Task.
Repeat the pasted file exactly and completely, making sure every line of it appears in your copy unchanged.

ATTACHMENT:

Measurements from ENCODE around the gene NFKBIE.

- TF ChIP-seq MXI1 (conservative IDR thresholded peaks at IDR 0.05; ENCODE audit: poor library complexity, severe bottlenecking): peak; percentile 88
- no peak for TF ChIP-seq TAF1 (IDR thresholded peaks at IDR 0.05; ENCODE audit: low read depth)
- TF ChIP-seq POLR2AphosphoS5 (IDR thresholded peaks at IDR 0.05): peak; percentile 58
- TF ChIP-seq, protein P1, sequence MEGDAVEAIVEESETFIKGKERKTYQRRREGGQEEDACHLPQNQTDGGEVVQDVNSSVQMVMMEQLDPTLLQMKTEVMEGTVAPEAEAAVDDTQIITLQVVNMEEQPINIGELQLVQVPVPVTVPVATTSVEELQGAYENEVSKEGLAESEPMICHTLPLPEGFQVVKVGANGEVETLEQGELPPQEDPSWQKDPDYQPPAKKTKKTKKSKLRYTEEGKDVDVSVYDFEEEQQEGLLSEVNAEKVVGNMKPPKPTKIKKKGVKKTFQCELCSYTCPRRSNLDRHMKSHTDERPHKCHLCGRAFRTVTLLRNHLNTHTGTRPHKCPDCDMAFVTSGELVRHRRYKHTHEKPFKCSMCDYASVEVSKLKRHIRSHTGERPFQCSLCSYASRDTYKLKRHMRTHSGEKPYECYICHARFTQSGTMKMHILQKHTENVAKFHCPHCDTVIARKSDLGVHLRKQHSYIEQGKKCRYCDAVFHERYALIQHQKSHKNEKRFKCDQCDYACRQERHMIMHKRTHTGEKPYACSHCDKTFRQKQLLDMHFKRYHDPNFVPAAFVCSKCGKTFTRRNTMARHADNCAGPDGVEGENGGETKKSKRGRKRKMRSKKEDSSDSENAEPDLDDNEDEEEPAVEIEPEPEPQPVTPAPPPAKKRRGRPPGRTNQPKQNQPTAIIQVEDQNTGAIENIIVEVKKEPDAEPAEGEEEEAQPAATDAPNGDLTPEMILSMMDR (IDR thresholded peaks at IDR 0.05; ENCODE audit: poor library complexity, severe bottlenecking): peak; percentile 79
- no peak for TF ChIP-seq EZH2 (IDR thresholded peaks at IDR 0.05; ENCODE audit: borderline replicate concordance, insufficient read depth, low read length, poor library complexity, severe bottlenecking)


Measurements from ENCODE around the gene NFKBIE.

- TF ChIP-seq MXI1 (conservative IDR thresholded peaks at IDR 0.05; ENCODE audit: poor library complexity, severe bottlenecking): peak; percentile 88
- no peak for TF ChIP-seq TAF1 (IDR thresholded peaks at IDR 0.05; ENCODE audit: low read depth)
- TF ChIP-seq POLR2AphosphoS5 (IDR thresholded peaks at IDR 0.05): peak; percentile 58
- TF ChIP-seq, protein P1, sequence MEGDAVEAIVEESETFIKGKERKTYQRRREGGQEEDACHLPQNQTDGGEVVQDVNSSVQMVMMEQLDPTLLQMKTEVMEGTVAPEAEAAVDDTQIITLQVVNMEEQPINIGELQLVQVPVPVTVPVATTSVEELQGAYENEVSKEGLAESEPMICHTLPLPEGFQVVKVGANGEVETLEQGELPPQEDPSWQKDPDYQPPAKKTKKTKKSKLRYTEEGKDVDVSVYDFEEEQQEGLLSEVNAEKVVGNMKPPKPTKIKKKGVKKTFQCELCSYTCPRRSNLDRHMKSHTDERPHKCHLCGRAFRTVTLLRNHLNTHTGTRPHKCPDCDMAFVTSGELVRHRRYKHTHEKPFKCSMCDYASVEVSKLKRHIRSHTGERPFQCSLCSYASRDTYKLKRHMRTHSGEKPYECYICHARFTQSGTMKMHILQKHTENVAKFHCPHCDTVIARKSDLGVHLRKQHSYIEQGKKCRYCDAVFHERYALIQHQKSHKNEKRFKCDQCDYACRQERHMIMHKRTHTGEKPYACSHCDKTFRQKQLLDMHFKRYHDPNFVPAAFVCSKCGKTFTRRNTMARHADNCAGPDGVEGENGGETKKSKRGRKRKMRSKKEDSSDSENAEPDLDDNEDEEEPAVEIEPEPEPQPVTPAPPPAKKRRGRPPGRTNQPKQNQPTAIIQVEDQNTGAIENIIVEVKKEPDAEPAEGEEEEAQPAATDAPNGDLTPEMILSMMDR (IDR thresholded peaks at IDR 0.05; ENCODE audit: poor library complexity, severe bottlenecking): peak; percentile 79
- no peak for TF ChIP-seq EZH2 (IDR thresholded peaks at IDR 0.05; ENCODE audit: borderline replicate concordance, insufficient read depth, low read length, poor library complexity, severe bottlenecking)